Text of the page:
Zerø Wind Jamie Wong

Manual Sorting

The basis for this post is the following question: what is the fastest algorithm for sorting a deck of cards by hand?

TL:DR advisor - skip to the end of the post for a challenge.

In terms of algorithmic complexity, merge sort and quick sort are two of the fastest widely used sorting algorithms - both running at an average case of O(n log n). But if you’ve ever sorted a deck of cards, ordering primarily by suit and secondly by number, I doubt you used either of these algorithms. You might unknowingly be doing bucket sort, dividing the cards into 4 “buckets” - one for each suit, then sorting each suit using a different algorithm and joining all the suits together at the end.

If I had a deck of cards in my room right now, I would be inclined to take videos of me sorting them using various different algorithms and comparing the time required. I have a feeling that the fastest algorithm would involve drawing out a 4x13 grid on a big piece of paper with each cell labeled with the exact card that fits there, then running through the deck, placing all the cards on their grid cell and just picking them up in order at the end. Of course, this could be accomplished without the grid but requires a spacial sense which I simply do not possess.

As a followup, I have another question: what if the cards were labeled with a number system you’ve never seen before? Assume you have some visual reference allowing you to understand the system, but also assume that the number system is not intuitive. Does your approach change? Of course, the fastest approach here depends on what I’m really asking by “fastest”. Given enough time and practice, you would be able to become familiar enough with the numeral system to use any approach you would with regular cards or regular decimal numbers. When I say “fastest”, I’m asking how you would minimize the time between receiving the cards and the visual reference and the cards being sorted. In terms of computation, the introduction of this numeral system has drastically increased the time for a comparison or enumeration while not affecting the time for movement or swapping at all. The reverse would be to use the standard deck of cards but make them orders of magnitude larger - say 1 meter wide each. In this case a move or a swap is extremely costly, but a comparison is very cheap.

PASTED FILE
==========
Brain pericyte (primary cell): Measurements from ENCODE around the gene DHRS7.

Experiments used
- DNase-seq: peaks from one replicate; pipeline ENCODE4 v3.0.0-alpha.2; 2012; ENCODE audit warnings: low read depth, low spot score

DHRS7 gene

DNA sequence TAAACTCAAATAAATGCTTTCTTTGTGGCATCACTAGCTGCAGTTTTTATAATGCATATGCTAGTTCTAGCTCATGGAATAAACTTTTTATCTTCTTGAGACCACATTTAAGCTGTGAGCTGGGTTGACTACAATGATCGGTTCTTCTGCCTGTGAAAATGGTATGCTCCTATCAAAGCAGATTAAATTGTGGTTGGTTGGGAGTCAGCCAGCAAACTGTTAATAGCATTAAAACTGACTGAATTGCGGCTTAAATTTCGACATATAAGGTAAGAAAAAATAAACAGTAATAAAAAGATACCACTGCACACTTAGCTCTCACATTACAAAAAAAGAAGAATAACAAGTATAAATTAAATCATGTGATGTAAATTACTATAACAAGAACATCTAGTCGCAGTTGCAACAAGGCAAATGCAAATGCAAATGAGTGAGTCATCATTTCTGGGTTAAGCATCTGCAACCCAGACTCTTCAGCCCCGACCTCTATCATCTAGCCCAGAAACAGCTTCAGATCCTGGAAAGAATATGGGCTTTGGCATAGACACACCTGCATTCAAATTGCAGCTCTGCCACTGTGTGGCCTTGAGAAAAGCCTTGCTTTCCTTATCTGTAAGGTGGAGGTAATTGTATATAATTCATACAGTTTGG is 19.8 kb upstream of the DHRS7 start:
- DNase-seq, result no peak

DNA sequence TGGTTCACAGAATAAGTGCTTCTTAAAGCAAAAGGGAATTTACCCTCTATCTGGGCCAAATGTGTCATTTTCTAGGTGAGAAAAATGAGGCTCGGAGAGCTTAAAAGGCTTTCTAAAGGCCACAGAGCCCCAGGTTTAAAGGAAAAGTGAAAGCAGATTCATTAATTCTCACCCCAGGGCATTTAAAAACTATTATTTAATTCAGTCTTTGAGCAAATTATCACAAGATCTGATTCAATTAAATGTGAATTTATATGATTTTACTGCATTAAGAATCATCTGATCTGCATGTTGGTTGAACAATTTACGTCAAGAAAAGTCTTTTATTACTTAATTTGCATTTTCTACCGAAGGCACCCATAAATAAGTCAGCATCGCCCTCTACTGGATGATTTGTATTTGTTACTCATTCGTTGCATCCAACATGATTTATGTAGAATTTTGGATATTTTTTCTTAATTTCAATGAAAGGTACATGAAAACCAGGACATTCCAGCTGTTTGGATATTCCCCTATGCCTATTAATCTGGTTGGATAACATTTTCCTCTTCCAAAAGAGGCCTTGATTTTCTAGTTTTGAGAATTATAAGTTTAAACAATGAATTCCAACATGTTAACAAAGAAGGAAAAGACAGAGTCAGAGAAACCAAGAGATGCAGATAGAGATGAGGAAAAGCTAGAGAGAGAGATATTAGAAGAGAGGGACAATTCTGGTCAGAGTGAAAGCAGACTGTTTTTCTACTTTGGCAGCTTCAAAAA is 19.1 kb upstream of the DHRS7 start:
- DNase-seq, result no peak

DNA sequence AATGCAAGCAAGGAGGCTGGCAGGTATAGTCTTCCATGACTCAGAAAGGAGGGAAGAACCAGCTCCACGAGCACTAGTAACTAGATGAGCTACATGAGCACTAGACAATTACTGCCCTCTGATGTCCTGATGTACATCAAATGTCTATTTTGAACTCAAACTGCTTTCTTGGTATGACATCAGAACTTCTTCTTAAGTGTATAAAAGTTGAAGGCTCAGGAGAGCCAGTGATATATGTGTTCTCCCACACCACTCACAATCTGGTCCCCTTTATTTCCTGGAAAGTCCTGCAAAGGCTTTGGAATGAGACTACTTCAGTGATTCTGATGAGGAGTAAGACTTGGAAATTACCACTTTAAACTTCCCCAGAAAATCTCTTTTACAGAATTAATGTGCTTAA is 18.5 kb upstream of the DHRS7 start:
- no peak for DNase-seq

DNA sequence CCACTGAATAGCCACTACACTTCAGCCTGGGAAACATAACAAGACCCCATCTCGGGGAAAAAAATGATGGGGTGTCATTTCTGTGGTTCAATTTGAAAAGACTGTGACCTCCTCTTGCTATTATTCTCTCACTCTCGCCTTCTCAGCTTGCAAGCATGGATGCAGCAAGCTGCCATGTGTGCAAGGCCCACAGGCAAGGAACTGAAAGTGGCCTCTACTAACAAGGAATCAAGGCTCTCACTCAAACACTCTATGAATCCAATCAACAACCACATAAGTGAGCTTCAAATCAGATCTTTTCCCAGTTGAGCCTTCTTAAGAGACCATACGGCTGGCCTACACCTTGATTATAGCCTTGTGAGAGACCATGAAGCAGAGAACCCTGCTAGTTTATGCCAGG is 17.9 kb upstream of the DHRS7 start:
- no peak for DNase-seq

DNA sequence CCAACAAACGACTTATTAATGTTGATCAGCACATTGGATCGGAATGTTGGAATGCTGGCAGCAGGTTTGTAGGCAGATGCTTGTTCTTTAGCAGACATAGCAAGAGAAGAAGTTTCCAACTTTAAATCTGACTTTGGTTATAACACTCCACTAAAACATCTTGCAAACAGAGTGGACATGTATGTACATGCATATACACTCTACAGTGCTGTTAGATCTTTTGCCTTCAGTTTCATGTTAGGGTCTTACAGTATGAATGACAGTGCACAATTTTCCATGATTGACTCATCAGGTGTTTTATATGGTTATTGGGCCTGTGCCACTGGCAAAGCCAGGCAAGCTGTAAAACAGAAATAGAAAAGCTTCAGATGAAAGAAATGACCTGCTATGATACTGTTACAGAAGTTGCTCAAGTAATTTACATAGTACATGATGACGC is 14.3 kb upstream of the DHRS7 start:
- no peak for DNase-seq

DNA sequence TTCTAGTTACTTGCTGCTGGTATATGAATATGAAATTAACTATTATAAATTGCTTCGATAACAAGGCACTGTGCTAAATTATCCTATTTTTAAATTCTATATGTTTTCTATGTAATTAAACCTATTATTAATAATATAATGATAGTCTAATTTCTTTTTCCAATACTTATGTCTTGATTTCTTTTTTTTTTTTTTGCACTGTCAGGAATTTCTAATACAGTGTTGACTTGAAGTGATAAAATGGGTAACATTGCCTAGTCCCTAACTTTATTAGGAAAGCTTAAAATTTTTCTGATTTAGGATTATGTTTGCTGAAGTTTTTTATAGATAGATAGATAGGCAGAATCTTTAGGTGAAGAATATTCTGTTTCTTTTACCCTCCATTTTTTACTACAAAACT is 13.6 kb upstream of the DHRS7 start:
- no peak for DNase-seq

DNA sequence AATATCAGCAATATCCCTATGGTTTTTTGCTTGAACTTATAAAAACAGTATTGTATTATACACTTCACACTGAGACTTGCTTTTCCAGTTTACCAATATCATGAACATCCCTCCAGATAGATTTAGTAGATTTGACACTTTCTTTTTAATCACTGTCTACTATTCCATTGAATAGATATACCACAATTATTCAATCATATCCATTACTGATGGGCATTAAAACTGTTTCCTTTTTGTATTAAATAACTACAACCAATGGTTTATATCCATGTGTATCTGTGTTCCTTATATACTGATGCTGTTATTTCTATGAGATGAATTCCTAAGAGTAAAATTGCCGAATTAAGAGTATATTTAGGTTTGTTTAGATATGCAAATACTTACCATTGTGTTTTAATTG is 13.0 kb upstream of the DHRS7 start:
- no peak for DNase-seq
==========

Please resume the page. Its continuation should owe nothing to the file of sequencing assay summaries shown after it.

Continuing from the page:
A more realistic scenario in which the cost of comparison is drastically increased comes about when the criteria used for sorting is not an absolute. Example: sort these pictures by aesthetic appeal. Even by yourself this may be a long process, as you second guess your original decision about the relative appeal of a picture. In the world of web 2.0 though, it’s a much much longer process. Sorting by crowd-sourced opinion is the basis of many websites, such as bash.org and reddit. Most of these systems work by providing users with the ability or increase or decrease the item’s value by small amounts. Is there some better way of ensuring that the articles which will be the most valuable to the readers will show up at the top?

Returning to the point of manual sorting, I have 2 more things to say.

The first is an idea - competitive sorting. I’m sure this sounds nerdy as hell, but I think I’d still find it fairly entertaining. Groups of people would be given sets of objects and told to sort by some criteria, the fastest group being the victor, with penalties dished out for people falsely claiming their list is sorted. The criteria could be size, weight, volume, buoyancy, color saturation, retail price, alcohol content, power consumption or even something as obscure as average salary of a worker for the company manufacturing the product. Given that I’m at Waterloo, I feel that organizing such a competition isn’t all that unlikely. Anyone feel like coming up with a plan for making this actually happen?

The second is a challenge. I challenge everyone reading this to make a video of them sorting a deck of 52 cards (no jokers) as fast as they can, then post the video in the comment section. As soon as I actually get a deck of cards, I’ll take part in this challenge myself.

Rules.

  1. The video must be all in one take
  2. The deck must be shuffled thoroughly on screen, then fanned towards the camera to demonstrate the randomized order of the cards.
  3. Once the cards have been fanned towards the camera, you can have a maximum of 10 seconds of review time looking through the cards before the sorting starts. All cards must stay in contact and in order during this review time.
  4. The timer starts the second a card is separated from the rest of the deck.
  5. The timer stops when the deck has been reassembled into a single sorted deck.
  6. A deck is considered sorted if the cards are primarily ordered by suit in the order diamonds, clubs, hearts, spades, and secondarily ascending numerically.
  7. You must fan the deck towards the camera after it is sorted.
  8. You are allowed any setup you want before starting to sort (e.g. the grid I talked about above,) provided that the setup does not contain moving parts - no robots.
  9. You must be the only one handling the cards - no team efforts.

That’s all. I fully expect to receive no responses to this challenge, but would love to see the things people come up with if someone does try it.

EDIT: Woohoo! Someone attempted! Timothy Armstrong Sorting

Also, the claimed record according to this page is 36.1 seconds.

If you liked reading this, you should follow me on twitter, take a look at other blog posts by me, or maybe even come work with me at Figma!


Zerø Wind Jamie Wong
Previously Lambda Functions December 6, 2009
Up next UWAngel-CLI December 27, 2009